First, the bad news: all powers of attorney are extinguished and unusable upon the death of the creator of the Power of Attorney, so nothing would change that your brother was not the POA.
Next the worse news: You may not be entitled to anything under your mother's will if the assets did not go through the will. for example, it could have been owned jointly with the step-father or it could be beneficiary or Payable On Death to him.
That said, visiting with an attorney and starting a...
There are good ways to do what you ask. However, you really should consult with an Estate Planning attorney to make sure that it is done properly. A couple of hints: If this is to avoid making assets available to nursing home, the disclaimer (that is what it would be called in the probate) is also treated the same as if you inherited it, and then gifted it. Also, if that is not an option because of what the Will or Trust says, then you may just inherit and then gift to anyone you choose....
You are correct, there is a conflict of interest there that could require each of the married couple to hire their own attorney. Most attorneys will have an agreement that will notify the couple of the possible conflicts. If both of the individuals (married) agree, the one attorney could represent both of them if there is agreement between the married couple. If they can't agree, then they really must get separate attorneys.
In that case, the spouse who lives the longest gets to decide...
From your information the papers that you found will not be useful to change the court's opinion of the Will or other Legal Document. If the Will or other document is too vague for the court to understand, the documents "may" be used as evidence of the Testators (Will maker's) intention. I doubt that these documents would matter at all. If you are concerned that turning them over would "make them dissappear", make a copy for yourself and then turn over what you found. The answer to 2 is,...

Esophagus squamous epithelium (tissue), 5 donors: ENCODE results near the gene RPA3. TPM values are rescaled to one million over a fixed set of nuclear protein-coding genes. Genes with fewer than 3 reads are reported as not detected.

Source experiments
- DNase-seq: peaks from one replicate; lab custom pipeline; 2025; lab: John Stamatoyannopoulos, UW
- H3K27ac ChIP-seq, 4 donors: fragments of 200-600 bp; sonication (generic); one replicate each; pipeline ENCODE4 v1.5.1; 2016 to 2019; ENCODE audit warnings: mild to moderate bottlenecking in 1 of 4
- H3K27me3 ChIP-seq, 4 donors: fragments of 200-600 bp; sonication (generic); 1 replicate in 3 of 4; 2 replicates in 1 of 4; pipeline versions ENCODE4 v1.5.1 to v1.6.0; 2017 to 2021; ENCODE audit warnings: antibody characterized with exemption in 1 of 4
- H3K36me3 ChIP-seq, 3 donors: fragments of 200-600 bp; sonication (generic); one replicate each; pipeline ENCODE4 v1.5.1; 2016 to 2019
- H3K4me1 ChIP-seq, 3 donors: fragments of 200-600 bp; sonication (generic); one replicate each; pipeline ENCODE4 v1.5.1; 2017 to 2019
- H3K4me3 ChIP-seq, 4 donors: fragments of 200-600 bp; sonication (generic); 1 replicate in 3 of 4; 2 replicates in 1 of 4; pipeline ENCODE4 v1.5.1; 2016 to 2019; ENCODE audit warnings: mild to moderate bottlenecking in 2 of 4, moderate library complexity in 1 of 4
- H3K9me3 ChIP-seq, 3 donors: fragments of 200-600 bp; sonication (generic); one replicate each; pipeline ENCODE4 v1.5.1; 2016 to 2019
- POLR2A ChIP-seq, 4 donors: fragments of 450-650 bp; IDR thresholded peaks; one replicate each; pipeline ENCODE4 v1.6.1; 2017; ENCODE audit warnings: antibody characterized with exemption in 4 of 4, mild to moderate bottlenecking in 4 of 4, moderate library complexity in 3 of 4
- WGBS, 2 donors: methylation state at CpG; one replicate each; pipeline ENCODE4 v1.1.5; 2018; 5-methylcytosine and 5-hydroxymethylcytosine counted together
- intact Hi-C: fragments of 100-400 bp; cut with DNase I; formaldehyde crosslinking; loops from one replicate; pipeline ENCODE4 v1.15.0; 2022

An Attorney-in-Fact that has a Power of Attorney for someone else cannot legally sign it to a sister. As mentioned in the other posts, the Power of Attorney may provide for a way to allow someone else to take over as successor or as someone with delegated authority. To know for sure the document needs to be reviewed. I recommend avoiding Guardianship if at all possible, because of the expense and reporting requirements.
There is not enough information about the Trust or the accounts and what you want to accomplish in your question. The answer has to depend on the rules of the Trust, the account you opened and want to open.
Very likely, you opened up the other account and so you can open a new one, then transfer the funds. I recommend you take the matter to a good estate planning attorney to review the trust requirements and your goals before taking any action prematurely.
The answer will depend upon the ownership of the property at the time of your father's death and what his will said. Most likely, it left everything to the spouse on the first death and then legally she can do whatever she wishes, including changing her own will.
To answer your question with any surety, you have to take the information to a good estate planning attorney and let them look over the Will and the Property Ownership. Best wishes
In MN a paralegal cannot give legal advice under the Unauthorized Practice of Law Regulations. A paralegal can (under instructions of a licensed attorney) prepare a Trust. It sounds like your father's Will has already created a trust, and just needs to be probated to do so. It is the probate process that fulfills the wishes in the Will. You should take this to an estate attorney to complete.
Personal Property can be freely distributed in MN. There is no penalty in MN's Medical Assistance rules for distribution of those assets. There would be if they were sold and then cash from the sale were gifted. The other response does not apply well to MN.
I suggest you visit with an Elder Law attorney to find out how to save other assets under MN rules.